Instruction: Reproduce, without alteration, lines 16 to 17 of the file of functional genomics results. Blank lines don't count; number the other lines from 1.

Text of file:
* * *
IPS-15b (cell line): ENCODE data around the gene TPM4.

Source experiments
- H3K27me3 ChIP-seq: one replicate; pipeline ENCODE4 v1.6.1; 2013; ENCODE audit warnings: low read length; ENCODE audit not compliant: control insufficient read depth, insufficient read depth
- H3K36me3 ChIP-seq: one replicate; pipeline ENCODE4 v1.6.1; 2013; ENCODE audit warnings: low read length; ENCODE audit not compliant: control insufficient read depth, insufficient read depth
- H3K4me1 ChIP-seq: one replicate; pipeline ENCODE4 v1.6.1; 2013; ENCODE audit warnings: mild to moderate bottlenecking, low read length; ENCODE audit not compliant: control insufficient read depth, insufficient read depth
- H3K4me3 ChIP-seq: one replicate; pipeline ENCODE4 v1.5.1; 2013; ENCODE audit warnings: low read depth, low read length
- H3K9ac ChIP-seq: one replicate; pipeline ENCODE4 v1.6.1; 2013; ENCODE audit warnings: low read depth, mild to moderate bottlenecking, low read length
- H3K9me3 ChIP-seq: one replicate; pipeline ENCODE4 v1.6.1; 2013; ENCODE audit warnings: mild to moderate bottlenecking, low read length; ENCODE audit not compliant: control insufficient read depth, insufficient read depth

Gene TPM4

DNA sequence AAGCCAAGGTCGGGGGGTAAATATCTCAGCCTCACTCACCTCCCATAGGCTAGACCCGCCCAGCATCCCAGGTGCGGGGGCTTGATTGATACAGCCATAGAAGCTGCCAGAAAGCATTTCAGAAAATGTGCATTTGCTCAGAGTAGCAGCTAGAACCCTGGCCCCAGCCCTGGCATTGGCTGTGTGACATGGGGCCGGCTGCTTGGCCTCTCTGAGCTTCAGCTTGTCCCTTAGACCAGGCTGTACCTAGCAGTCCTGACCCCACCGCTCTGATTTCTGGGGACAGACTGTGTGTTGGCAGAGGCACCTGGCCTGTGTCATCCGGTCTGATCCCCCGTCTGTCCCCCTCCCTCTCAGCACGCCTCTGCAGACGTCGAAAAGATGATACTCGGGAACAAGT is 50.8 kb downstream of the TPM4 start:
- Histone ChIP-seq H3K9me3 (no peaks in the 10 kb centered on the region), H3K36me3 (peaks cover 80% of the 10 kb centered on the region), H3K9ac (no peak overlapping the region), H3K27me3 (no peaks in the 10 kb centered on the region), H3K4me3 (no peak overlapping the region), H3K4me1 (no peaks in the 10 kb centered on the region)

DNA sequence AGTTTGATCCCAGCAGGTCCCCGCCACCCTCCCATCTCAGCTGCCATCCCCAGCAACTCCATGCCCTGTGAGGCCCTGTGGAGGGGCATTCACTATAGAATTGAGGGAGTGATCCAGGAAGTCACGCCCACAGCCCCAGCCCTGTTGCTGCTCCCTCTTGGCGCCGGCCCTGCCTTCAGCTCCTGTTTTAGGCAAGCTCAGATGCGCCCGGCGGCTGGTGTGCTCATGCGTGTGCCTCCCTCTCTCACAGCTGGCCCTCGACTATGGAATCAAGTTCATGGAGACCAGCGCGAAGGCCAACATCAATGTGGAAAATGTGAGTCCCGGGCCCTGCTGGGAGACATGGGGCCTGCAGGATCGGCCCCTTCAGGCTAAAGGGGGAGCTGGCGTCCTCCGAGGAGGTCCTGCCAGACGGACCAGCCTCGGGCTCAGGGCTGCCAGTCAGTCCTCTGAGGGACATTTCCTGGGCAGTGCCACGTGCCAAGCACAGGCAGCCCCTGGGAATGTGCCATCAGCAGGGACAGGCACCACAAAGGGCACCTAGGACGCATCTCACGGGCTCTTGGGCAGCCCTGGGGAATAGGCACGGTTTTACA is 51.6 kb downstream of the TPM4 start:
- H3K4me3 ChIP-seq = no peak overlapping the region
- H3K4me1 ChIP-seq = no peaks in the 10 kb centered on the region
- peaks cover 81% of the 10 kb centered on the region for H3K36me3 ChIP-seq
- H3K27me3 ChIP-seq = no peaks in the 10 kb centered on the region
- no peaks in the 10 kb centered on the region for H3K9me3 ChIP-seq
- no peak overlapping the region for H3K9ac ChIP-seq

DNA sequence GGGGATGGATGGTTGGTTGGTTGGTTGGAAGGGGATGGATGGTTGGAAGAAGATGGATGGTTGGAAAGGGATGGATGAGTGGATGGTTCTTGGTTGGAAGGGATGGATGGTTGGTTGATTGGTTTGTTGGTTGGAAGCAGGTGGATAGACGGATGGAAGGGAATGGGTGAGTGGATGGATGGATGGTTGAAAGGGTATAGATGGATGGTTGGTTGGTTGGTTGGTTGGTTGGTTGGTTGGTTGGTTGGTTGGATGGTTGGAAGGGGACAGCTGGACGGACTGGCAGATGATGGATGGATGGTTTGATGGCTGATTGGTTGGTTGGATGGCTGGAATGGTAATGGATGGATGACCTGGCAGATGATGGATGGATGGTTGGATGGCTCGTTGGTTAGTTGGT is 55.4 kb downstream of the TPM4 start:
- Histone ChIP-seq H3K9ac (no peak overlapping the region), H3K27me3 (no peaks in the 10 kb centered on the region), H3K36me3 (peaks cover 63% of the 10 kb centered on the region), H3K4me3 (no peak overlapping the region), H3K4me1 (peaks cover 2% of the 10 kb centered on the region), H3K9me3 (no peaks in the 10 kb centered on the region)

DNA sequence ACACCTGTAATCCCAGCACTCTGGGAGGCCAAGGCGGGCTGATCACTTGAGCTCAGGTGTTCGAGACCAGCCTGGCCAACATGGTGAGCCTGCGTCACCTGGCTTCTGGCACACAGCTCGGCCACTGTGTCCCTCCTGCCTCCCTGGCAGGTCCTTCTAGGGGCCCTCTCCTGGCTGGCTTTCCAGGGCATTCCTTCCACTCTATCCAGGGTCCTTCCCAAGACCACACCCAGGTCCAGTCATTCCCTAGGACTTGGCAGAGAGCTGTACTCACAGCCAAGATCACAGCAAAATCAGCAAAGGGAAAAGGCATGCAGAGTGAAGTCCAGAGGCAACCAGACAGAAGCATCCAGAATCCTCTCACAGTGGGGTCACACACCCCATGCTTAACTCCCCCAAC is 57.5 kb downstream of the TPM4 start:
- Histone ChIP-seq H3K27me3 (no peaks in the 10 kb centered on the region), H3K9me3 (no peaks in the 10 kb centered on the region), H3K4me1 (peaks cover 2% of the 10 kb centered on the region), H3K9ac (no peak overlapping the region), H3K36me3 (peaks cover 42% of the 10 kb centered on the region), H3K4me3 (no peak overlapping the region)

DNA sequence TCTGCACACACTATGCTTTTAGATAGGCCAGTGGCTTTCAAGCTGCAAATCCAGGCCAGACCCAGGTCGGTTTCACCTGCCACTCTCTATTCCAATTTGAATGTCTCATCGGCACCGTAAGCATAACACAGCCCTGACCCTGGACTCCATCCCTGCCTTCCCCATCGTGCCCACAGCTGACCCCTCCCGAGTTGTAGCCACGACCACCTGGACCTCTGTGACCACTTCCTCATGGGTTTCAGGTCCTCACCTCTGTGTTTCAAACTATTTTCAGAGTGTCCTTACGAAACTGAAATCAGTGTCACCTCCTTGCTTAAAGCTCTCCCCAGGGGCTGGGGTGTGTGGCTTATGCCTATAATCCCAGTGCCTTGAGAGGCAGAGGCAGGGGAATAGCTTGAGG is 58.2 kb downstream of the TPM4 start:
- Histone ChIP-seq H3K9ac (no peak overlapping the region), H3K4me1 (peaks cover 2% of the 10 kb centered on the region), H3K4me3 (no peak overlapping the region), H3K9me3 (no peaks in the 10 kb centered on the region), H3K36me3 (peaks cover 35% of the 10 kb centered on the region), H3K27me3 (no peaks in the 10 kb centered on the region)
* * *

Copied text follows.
- H3K27me3 ChIP-seq = no peaks in the 10 kb centered on the region
- no peaks in the 10 kb centered on the region for H3K9me3 ChIP-seq